The Aurora school district says it will replace state-rejected reading curriculum at nine schools over the next two years in an effort to comply with a 2019 state law that requires reading programs backed by science.
The move represents a major shift for the 38,000-student suburban district, where leaders have argued repeatedly, including last spring, that the state’s curriculum rules didn’t apply to them.
Aurora officials were slow to divulge their plan to replace unacceptable K-3 curriculum when asked by Chalkbeat about the issue starting in November. They didn’t answer emails, issued a vague statement about the district’s literacy efforts, and otherwise sidestepped questions.
State officials also didn’t know about the district’s plans until recently. State officials said Thursday that Aurora officials told them they sent the state a letter in September with the district’s curriculum replacement plan. It never arrived and apparently got lost in the mail, said Floyd Cobb, executive director of teaching and learning at the Colorado Department of Education.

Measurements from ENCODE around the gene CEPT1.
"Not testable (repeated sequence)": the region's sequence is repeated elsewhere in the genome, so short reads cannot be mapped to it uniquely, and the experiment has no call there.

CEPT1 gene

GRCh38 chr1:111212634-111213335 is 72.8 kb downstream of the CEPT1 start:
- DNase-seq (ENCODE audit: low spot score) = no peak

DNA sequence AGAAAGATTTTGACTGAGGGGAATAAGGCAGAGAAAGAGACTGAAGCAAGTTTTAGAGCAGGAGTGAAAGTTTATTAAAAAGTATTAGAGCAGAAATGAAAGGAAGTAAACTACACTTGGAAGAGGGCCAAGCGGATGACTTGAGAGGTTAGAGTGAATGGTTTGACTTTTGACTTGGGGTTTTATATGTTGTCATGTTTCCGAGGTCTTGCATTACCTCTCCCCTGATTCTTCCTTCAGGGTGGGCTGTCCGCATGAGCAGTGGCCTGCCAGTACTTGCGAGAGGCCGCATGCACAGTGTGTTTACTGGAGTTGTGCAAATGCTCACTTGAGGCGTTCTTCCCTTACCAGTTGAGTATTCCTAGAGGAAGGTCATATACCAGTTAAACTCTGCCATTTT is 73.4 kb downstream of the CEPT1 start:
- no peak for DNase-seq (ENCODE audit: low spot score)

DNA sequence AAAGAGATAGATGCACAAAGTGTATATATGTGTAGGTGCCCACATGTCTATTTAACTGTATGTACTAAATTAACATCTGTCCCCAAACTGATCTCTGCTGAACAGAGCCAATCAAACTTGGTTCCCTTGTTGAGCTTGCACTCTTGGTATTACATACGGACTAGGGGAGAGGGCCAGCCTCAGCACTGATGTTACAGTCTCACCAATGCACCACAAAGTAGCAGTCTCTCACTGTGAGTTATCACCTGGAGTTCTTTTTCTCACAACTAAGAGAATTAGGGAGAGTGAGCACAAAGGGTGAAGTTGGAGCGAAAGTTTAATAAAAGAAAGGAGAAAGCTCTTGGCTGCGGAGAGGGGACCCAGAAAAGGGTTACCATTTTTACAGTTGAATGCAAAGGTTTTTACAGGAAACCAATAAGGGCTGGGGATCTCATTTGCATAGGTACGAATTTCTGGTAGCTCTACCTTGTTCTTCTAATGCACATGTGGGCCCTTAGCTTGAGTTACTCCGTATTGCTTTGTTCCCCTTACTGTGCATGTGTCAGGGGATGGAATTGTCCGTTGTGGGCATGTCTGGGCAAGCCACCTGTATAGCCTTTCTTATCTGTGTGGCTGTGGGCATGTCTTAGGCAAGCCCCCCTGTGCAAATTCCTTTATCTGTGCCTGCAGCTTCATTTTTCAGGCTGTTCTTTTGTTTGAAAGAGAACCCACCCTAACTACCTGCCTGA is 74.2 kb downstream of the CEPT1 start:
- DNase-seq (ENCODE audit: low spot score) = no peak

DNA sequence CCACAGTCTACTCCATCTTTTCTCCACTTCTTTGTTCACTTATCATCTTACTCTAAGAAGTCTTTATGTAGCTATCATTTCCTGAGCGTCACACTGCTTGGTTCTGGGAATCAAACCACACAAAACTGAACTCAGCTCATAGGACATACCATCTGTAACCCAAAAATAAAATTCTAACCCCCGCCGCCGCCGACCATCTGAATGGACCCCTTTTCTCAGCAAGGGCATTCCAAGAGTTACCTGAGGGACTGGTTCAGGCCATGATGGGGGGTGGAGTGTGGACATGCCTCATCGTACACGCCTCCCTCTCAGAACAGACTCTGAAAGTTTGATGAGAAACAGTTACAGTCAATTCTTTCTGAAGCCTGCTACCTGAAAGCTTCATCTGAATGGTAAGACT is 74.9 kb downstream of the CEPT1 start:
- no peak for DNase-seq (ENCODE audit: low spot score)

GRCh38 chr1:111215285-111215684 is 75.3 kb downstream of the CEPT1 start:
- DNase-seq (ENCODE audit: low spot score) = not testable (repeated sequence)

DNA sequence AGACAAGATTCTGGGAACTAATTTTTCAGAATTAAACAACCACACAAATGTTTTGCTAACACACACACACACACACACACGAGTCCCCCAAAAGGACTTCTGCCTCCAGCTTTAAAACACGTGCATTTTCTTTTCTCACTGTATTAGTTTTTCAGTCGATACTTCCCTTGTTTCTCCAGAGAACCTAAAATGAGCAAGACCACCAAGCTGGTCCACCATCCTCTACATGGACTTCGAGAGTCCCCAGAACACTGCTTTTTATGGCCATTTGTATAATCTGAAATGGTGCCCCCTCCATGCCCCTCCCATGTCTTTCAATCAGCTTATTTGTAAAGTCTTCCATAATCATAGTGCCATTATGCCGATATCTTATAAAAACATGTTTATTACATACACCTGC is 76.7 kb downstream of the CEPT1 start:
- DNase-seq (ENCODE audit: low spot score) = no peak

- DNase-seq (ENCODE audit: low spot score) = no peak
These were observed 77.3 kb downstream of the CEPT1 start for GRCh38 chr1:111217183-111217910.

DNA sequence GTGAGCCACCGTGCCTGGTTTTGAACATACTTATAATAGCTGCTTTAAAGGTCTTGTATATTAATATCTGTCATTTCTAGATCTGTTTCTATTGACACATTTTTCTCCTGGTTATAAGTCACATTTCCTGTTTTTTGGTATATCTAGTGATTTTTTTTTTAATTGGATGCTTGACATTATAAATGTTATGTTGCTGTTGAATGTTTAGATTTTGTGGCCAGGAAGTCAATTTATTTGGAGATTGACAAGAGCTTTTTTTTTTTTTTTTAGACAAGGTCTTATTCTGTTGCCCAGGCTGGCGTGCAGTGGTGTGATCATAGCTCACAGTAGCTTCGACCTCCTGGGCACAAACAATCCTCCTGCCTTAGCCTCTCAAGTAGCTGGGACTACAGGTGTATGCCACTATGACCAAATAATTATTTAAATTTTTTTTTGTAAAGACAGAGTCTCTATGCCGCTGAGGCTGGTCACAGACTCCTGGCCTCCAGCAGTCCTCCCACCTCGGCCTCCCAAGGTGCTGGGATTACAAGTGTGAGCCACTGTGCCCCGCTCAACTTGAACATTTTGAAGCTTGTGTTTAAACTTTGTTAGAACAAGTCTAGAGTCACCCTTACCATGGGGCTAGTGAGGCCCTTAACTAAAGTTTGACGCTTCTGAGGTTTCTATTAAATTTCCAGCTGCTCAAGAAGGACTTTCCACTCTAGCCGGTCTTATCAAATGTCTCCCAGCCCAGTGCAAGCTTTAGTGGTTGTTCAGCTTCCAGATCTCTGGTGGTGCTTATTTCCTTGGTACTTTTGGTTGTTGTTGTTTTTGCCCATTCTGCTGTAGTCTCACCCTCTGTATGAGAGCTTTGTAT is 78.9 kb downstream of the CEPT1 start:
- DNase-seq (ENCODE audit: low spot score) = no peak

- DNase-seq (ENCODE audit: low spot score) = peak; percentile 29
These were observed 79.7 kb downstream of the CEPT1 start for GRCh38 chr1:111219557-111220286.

The coming changes in Aurora, and the confusion and resistance that prefaced them, spotlight the sometimes rocky road the state faces in its bid to get more Colorado children reading on grade level.
The Boulder Valley district also recently pushed back against the state’s curriculum rules and Durango district leaders expressed surprise after receiving a state letter flagging their use of state-rejected programs. In a local control state where schools have long been allowed to choose any reading curriculum or none at all, the new guardrails on curriculum are unprecedented and unfamiliar.
Schools using discredited curriculum
These Aurora schools currently use two state-rejected K-3 reading programs. They will switch to state-approved curriculum over the next two years.
Aurora Frontier P-8
Aurora Quest K-8
Sixth Avenue Elementary
In Aurora, where more than three-quarters of third graders struggle to read and many students are English learners, the stakes couldn’t be higher. Improving early literacy rates is one of the school board’s top priorities, but board members have not specifically discussed adopting new reading curriculum during recent public discussions on the topic.